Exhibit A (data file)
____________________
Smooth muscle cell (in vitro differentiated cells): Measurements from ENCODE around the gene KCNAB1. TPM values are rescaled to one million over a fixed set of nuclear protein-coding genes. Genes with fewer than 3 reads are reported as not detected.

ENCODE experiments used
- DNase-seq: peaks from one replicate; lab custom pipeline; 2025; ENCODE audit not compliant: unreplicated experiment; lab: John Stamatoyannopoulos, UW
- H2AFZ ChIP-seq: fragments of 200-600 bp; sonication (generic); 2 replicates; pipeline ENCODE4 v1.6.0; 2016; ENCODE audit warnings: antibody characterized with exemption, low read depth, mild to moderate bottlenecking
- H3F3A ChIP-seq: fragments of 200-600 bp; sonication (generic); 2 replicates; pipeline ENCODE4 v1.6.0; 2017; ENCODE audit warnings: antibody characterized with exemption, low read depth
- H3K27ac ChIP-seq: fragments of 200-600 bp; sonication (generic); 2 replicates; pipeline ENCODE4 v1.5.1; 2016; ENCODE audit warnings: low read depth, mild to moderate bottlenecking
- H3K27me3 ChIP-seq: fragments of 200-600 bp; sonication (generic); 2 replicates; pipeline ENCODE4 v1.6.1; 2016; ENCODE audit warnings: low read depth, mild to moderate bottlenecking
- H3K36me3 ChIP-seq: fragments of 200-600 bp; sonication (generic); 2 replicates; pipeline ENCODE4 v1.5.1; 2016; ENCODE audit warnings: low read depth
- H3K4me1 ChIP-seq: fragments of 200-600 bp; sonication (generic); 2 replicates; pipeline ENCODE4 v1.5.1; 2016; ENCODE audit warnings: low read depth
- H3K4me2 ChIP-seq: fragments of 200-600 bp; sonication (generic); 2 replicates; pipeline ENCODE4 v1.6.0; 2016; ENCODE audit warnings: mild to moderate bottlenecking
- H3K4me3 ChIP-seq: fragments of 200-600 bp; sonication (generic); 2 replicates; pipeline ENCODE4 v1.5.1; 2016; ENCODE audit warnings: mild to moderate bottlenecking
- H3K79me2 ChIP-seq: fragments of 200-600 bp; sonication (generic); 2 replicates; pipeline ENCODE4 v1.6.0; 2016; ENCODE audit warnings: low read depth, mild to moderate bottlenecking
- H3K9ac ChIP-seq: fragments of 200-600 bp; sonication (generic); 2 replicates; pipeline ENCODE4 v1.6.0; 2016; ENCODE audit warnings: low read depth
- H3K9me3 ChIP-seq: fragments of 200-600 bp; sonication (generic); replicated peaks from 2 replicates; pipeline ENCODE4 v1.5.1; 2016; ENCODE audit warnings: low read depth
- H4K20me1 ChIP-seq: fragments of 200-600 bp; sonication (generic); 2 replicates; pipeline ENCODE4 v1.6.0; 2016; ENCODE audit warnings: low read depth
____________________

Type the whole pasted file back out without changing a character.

Smooth muscle cell (in vitro differentiated cells): Measurements from ENCODE around the gene KCNAB1. TPM values are rescaled to one million over a fixed set of nuclear protein-coding genes. Genes with fewer than 3 reads are reported as not detected.

ENCODE experiments used
- DNase-seq: peaks from one replicate; lab custom pipeline; 2025; ENCODE audit not compliant: unreplicated experiment; lab: John Stamatoyannopoulos, UW
- H2AFZ ChIP-seq: fragments of 200-600 bp; sonication (generic); 2 replicates; pipeline ENCODE4 v1.6.0; 2016; ENCODE audit warnings: antibody characterized with exemption, low read depth, mild to moderate bottlenecking
- H3F3A ChIP-seq: fragments of 200-600 bp; sonication (generic); 2 replicates; pipeline ENCODE4 v1.6.0; 2017; ENCODE audit warnings: antibody characterized with exemption, low read depth
- H3K27ac ChIP-seq: fragments of 200-600 bp; sonication (generic); 2 replicates; pipeline ENCODE4 v1.5.1; 2016; ENCODE audit warnings: low read depth, mild to moderate bottlenecking
- H3K27me3 ChIP-seq: fragments of 200-600 bp; sonication (generic); 2 replicates; pipeline ENCODE4 v1.6.1; 2016; ENCODE audit warnings: low read depth, mild to moderate bottlenecking
- H3K36me3 ChIP-seq: fragments of 200-600 bp; sonication (generic); 2 replicates; pipeline ENCODE4 v1.5.1; 2016; ENCODE audit warnings: low read depth
- H3K4me1 ChIP-seq: fragments of 200-600 bp; sonication (generic); 2 replicates; pipeline ENCODE4 v1.5.1; 2016; ENCODE audit warnings: low read depth
- H3K4me2 ChIP-seq: fragments of 200-600 bp; sonication (generic); 2 replicates; pipeline ENCODE4 v1.6.0; 2016; ENCODE audit warnings: mild to moderate bottlenecking
- H3K4me3 ChIP-seq: fragments of 200-600 bp; sonication (generic); 2 replicates; pipeline ENCODE4 v1.5.1; 2016; ENCODE audit warnings: mild to moderate bottlenecking
- H3K79me2 ChIP-seq: fragments of 200-600 bp; sonication (generic); 2 replicates; pipeline ENCODE4 v1.6.0; 2016; ENCODE audit warnings: low read depth, mild to moderate bottlenecking
- H3K9ac ChIP-seq: fragments of 200-600 bp; sonication (generic); 2 replicates; pipeline ENCODE4 v1.6.0; 2016; ENCODE audit warnings: low read depth
- H3K9me3 ChIP-seq: fragments of 200-600 bp; sonication (generic); replicated peaks from 2 replicates; pipeline ENCODE4 v1.5.1; 2016; ENCODE audit warnings: low read depth
- H4K20me1 ChIP-seq: fragments of 200-600 bp; sonication (generic); 2 replicates; pipeline ENCODE4 v1.6.0; 2016; ENCODE audit warnings: low read depth